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LED arrays excite fluorescence

17 Jun 2002

A fluorescence imaging system containing more than 1200 LEDs finds its first application.

By using arrays of blue and red LEDs, a collaboration of researchers from the UK and the US are developing a fluorescence imaging system to assess the damage insect bites have on plants and their ability to photosynthesize light. The latest results show that the effects on photosynthesis have been underestimated by as much as 3-fold ( PNAS 99 1088).

Photosynthesis involves the conversion of light into chemical energy, a process mediated by chlorophyll molecules in the leaf. Complementary to the complex photochemistry involved, chlorophyll molecules also fluoresce and studying chlorophyll fluorescence is now a standard technique for probing plant photosynthesis.

Evan deLucia, head of the research team at the University of Illinois, explained: "We have developed an instrument that spatially maps chlorophyll fluorescence and extends the capabilities of previous instruments by providing a complete fluorescence analysis and simultaneous gas measurements."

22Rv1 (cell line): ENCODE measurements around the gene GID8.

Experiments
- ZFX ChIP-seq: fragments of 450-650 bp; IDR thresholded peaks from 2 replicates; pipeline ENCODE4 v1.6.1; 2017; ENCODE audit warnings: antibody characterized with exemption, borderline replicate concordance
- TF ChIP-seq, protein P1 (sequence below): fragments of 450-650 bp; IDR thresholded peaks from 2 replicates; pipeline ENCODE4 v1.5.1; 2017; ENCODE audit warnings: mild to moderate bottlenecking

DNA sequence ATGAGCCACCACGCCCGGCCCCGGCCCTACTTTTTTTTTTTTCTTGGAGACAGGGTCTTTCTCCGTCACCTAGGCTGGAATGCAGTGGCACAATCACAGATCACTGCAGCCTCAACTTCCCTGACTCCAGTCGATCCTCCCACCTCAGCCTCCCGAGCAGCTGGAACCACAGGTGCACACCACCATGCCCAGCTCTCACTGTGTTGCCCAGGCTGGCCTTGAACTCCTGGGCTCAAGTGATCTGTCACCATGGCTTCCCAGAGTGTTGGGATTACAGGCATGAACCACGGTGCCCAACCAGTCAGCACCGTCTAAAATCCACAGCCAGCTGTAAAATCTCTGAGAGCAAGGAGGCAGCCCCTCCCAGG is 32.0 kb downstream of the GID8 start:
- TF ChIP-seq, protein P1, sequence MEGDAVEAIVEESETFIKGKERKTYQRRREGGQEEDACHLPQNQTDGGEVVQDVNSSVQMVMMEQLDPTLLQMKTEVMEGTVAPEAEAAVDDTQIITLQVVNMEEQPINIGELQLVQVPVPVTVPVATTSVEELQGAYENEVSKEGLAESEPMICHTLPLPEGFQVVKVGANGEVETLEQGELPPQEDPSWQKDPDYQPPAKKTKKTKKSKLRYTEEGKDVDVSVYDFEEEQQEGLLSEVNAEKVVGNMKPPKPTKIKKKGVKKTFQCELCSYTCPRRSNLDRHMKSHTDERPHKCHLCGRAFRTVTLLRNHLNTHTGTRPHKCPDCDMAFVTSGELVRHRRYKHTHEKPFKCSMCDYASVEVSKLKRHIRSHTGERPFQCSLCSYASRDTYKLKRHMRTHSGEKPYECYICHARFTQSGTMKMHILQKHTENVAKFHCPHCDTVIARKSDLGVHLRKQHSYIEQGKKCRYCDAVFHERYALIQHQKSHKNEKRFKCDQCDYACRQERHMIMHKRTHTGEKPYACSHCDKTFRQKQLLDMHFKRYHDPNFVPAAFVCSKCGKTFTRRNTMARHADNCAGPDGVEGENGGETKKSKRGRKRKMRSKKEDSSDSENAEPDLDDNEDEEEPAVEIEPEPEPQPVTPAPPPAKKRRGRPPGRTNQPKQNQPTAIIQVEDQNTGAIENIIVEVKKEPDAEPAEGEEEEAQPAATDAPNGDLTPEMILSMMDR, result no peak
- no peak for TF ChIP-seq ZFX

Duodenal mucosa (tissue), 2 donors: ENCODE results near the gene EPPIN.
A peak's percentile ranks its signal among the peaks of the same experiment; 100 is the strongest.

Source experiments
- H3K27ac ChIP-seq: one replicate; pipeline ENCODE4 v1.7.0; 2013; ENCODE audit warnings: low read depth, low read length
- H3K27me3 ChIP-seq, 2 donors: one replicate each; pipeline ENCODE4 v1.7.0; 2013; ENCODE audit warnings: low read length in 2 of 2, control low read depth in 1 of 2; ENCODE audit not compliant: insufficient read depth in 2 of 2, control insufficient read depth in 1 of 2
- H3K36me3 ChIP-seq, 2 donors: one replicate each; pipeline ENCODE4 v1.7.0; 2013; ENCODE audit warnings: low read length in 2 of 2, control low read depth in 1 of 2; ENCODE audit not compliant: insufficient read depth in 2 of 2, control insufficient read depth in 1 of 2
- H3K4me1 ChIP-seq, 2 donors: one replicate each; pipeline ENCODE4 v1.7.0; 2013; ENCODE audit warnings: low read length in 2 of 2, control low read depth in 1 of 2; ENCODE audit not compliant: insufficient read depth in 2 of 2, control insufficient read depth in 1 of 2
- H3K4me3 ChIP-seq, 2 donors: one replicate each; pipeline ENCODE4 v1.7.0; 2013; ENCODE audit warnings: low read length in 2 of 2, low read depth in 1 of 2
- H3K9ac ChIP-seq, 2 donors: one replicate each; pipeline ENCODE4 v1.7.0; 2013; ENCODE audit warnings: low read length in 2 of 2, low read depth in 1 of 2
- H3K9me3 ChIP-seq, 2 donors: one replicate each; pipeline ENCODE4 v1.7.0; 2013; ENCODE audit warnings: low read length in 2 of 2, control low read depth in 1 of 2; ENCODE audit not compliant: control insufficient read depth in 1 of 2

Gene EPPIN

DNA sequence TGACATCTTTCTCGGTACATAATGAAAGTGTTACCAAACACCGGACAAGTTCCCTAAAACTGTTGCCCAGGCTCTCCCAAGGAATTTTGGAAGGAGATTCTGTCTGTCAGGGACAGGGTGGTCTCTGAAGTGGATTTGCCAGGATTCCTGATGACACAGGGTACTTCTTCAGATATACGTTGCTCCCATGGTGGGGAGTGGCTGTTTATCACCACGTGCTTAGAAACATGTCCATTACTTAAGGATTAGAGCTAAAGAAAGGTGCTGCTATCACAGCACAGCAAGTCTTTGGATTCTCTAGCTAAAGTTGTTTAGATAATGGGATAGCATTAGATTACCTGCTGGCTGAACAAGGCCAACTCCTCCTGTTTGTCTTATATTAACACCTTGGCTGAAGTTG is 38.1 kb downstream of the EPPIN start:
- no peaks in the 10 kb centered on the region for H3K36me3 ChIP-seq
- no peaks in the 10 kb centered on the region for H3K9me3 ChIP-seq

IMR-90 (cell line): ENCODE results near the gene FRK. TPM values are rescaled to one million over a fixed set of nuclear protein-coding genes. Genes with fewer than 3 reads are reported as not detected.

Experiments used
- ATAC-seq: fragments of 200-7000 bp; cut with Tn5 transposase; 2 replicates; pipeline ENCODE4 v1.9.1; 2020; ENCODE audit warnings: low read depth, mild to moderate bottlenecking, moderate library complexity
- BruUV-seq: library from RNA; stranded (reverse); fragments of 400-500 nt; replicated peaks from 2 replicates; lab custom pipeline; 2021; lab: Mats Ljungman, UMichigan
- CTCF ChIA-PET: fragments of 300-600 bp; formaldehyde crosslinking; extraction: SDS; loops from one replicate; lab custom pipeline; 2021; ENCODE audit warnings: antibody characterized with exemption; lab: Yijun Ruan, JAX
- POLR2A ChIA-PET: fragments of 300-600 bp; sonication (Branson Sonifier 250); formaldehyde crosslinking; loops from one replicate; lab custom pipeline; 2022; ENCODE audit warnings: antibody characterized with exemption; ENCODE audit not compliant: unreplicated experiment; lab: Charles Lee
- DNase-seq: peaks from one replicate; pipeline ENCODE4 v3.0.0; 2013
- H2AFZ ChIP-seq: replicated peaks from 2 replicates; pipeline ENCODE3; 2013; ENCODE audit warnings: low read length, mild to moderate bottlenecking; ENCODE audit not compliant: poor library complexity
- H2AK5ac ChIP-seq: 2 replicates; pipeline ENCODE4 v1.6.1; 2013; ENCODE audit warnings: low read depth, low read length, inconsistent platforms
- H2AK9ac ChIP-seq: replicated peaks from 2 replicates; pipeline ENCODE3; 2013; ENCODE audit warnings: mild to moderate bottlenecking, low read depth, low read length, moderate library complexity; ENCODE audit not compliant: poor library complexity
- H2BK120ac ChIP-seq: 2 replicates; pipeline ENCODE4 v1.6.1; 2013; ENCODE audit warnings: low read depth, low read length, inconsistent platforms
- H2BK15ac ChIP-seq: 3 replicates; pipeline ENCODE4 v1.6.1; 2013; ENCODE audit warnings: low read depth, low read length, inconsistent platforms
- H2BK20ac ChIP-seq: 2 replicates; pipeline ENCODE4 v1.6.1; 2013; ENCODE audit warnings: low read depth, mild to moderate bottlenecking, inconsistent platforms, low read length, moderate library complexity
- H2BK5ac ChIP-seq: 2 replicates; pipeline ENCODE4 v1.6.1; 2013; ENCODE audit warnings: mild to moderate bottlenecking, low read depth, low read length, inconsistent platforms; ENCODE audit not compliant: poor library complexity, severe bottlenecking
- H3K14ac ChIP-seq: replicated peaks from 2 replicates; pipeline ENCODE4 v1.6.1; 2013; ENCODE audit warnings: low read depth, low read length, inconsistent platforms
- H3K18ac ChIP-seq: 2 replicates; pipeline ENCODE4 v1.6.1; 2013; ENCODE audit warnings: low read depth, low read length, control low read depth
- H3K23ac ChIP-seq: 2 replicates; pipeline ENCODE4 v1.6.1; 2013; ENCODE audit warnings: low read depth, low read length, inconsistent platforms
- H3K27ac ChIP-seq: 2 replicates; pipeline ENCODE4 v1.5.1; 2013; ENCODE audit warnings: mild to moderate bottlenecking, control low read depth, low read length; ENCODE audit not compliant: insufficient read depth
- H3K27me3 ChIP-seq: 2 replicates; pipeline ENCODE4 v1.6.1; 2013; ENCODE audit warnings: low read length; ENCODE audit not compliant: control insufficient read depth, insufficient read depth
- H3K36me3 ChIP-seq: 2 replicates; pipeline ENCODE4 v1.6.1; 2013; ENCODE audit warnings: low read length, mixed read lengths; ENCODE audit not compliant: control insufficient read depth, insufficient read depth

The imaging system contains an array of 1200 red and blue LEDs. The red LEDs emit at 660 nm and drive the photosynthesis while the blue LEDs emit at 470 nm and provide the measuring pulses for imaging the fluorescence.

Kevin Oxborough of Essex University, UK, told Optics.org: "Because the excitation is blue, it is easy to filter out reflected light when imaging the fluorescence from the leaf. The reason for using red LEDs to drive photosynthesis in between images is simply that they [the red LEDs] have a higher quantum output."

A progressive-scan CCD camera is used to gather real-time images over large areas up to 6 cm2. The camera is synchronized to the blue imaging pulses to detect the chlorophyll fluorescence at 682 nm.

Since the construction of this instrument, the team has been working on a more advanced commercial system. This new, patented configuration uses 1600 blue LEDs all pulsed together at different frequencies to provide the desired light intensity. Called the FluorImager, it will be distributed next month in the US.

  • The researchers tested their device by mapping the effects of caterpillar feeding on photosynthesis in wild parsnip leaves. They found large patches of photosynthetically depressed cells extending well beyond the area consumed by the caterpillar. On average, the indirectly affected area was six times that of that area affected by tissue removal.

    Jacqueline Hewett is news reporter on Optics.org and Opto & Laser Europe magazine.

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